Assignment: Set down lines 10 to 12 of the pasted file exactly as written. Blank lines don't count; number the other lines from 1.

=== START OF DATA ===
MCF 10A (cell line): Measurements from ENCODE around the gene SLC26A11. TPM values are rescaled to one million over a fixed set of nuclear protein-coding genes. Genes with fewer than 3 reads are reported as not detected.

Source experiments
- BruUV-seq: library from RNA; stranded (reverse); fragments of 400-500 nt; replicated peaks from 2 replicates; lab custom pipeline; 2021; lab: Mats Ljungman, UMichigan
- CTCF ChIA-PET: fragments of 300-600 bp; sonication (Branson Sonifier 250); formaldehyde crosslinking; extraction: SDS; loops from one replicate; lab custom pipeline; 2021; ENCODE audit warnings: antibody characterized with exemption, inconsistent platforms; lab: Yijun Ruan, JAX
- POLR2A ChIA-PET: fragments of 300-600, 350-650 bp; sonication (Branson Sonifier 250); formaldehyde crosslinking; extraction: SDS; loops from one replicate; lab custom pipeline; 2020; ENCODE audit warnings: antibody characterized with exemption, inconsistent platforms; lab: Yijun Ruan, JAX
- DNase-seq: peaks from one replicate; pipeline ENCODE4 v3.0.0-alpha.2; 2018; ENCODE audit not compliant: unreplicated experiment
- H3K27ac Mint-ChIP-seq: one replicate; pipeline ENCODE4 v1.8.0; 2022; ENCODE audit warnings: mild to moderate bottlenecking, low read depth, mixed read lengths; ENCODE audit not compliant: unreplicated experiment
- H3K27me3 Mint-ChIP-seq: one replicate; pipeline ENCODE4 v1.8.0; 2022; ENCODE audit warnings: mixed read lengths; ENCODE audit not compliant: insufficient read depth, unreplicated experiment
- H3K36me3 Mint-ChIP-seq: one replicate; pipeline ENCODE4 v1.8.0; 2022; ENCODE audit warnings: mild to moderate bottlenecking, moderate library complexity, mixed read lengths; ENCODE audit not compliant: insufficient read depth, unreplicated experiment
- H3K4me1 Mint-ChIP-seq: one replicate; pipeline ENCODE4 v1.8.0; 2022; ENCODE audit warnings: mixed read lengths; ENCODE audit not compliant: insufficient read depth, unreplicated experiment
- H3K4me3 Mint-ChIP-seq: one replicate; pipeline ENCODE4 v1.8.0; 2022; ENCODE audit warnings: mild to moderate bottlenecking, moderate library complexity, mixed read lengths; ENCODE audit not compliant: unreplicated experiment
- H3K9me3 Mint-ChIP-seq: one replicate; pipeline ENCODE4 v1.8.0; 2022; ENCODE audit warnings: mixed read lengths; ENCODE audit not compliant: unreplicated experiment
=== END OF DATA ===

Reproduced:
- H3K4me1 Mint-ChIP-seq: one replicate; pipeline ENCODE4 v1.8.0; 2022; ENCODE audit warnings: mixed read lengths; ENCODE audit not compliant: insufficient read depth, unreplicated experiment
- H3K4me3 Mint-ChIP-seq: one replicate; pipeline ENCODE4 v1.8.0; 2022; ENCODE audit warnings: mild to moderate bottlenecking, moderate library complexity, mixed read lengths; ENCODE audit not compliant: unreplicated experiment
- H3K9me3 Mint-ChIP-seq: one replicate; pipeline ENCODE4 v1.8.0; 2022; ENCODE audit warnings: mixed read lengths; ENCODE audit not compliant: unreplicated experiment